COLUMBUS — The author of a bill that the city of Toledo maintains could cut the legs out of regional economic development efforts said Tuesday he will propose changes to let the city keep its existing Joint Economic Development Zones.
But he said the intent of the bill will remain to prevent the creation of future JEDZs with townships, some of which he says are “egregious tax grabs” on existing businesses without putting the money back into services for those businesses.
“It’s too easy to do the grab,” said state Rep. Kirk Schuring (R., North Canton). “All you have to do is have a bilateral agreement between the township and the municipality, and then they can go out and literally cherry-pick the businesses. In many instances, it’s the largest employers, public and private.”
Senate Bill 289, as now written and overwhelmingly passed in the House, would prohibit the creation of new JEDZs after Jan. 1. The city of Toledo, however, flagged a provision that appears to also block future renewal of existing JEDZs, such as those Toledo has now with the cities of Maumee and Rossford and the townships of Monclova and Perrysburg.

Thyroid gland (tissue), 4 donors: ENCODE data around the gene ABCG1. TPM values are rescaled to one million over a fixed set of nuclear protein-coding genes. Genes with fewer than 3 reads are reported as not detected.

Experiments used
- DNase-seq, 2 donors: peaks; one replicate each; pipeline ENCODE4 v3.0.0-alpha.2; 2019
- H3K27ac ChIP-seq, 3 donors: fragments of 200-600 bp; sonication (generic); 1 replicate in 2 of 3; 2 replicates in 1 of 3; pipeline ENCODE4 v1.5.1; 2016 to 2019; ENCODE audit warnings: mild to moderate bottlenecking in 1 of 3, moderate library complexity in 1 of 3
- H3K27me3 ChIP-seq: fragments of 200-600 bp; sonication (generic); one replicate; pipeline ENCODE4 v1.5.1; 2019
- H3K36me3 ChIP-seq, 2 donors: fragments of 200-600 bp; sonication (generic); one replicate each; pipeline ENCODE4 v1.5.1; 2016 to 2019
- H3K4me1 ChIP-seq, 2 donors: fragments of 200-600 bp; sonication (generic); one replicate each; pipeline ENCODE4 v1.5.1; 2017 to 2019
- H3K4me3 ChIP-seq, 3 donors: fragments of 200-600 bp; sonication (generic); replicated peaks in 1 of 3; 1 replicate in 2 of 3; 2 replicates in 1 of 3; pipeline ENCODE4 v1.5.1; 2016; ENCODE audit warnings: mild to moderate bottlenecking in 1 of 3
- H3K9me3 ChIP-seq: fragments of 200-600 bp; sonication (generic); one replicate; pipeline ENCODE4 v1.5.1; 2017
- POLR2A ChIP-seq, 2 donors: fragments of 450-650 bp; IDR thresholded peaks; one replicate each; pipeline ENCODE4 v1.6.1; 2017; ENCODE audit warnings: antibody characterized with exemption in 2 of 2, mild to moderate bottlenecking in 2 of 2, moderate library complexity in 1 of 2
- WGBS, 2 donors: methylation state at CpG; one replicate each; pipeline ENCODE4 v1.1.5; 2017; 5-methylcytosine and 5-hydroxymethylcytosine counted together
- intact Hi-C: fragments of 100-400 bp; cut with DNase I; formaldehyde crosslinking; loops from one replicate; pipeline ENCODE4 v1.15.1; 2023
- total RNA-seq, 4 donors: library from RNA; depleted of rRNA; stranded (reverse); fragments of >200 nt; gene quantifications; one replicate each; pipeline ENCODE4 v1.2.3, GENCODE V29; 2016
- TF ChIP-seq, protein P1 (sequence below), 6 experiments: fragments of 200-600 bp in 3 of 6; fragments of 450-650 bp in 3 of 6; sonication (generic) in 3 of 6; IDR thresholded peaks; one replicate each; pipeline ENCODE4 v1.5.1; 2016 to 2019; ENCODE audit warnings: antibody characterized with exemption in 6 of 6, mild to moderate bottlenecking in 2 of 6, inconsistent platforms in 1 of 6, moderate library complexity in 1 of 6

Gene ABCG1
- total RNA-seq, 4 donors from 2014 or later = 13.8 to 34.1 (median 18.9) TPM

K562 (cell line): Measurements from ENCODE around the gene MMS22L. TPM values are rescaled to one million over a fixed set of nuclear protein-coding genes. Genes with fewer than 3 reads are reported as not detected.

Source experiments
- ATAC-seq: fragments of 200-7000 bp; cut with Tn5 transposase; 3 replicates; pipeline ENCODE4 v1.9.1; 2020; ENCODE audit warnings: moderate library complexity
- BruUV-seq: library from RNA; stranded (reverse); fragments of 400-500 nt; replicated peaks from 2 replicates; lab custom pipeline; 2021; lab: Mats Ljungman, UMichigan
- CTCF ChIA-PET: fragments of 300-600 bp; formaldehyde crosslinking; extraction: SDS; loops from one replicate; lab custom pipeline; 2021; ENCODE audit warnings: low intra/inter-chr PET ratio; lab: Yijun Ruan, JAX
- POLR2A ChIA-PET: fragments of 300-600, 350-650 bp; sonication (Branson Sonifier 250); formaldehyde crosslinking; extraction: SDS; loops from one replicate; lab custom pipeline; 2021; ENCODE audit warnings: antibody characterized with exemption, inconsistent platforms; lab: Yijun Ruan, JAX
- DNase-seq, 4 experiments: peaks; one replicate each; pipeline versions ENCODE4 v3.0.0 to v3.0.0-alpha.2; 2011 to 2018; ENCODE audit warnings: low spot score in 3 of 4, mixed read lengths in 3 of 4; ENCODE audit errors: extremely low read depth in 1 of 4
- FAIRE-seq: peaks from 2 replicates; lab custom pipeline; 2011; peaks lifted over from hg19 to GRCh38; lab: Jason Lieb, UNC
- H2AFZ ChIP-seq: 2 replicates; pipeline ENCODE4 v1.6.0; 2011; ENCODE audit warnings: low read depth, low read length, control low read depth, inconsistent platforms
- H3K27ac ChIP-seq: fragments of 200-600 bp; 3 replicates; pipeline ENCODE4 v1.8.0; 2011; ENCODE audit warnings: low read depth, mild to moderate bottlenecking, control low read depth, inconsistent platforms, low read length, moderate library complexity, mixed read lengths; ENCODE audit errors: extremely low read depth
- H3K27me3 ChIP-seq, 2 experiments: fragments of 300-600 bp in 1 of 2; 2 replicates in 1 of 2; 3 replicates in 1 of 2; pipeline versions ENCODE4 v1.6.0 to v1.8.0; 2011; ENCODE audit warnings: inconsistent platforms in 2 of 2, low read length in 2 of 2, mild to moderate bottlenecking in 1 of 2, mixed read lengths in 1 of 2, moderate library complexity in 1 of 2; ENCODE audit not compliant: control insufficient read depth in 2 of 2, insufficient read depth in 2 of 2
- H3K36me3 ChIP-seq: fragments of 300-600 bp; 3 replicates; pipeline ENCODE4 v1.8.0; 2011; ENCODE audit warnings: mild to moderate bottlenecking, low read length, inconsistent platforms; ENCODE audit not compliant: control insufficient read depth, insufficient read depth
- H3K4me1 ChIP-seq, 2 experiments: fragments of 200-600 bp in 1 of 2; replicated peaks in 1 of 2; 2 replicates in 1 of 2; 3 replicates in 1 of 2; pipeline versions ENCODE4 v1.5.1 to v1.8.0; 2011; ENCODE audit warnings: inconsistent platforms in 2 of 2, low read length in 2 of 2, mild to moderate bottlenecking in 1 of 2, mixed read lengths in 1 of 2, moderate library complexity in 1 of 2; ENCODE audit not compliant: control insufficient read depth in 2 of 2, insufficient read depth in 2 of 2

The bill is now before the Senate Finance Committee. Mr. Schuring said he will offer a revised bill at the next opportunity in hopes of addressing much of Toledo’s concern.
The proposed amendment would grandfather in existing JEDZs and allow for the renewal of those contracts as long as the renewal doesn’t involve a geographic expansion of the zone or an increase in the tax rate.
“In the Toledo area, they’ve done a number of these between two municipalities,” Mr. Schuring said. “I’m willing to work with them to make sure they can continue to do that. That’s not where the tax-grabbing has taken place.”
Eileen Granata, the city’s senior attorney, said the city is reserving judgment until it sees the details of Mr. Schuring’s proposed amendment.
“The grandfather [clause], I think, is absolutely essential,” she said. “We have an urban economy. So when you’re dealing with townships in the Toledo area, these aren’t rural townships in the middle of nowhere. They’re townships that are part of the urban economy, and you’ve got to understand that the infrastructure you have for that region is what supports the business community.”
The bill passed the House this year with support from all Toledo’s representatives. After Toledo Mayor D. Michael Collins raised questions, there was a rush to protect existing JEDZs before the bill passes the Senate.
Contact Jim Provance at: email@example.com or 614-221-0496.
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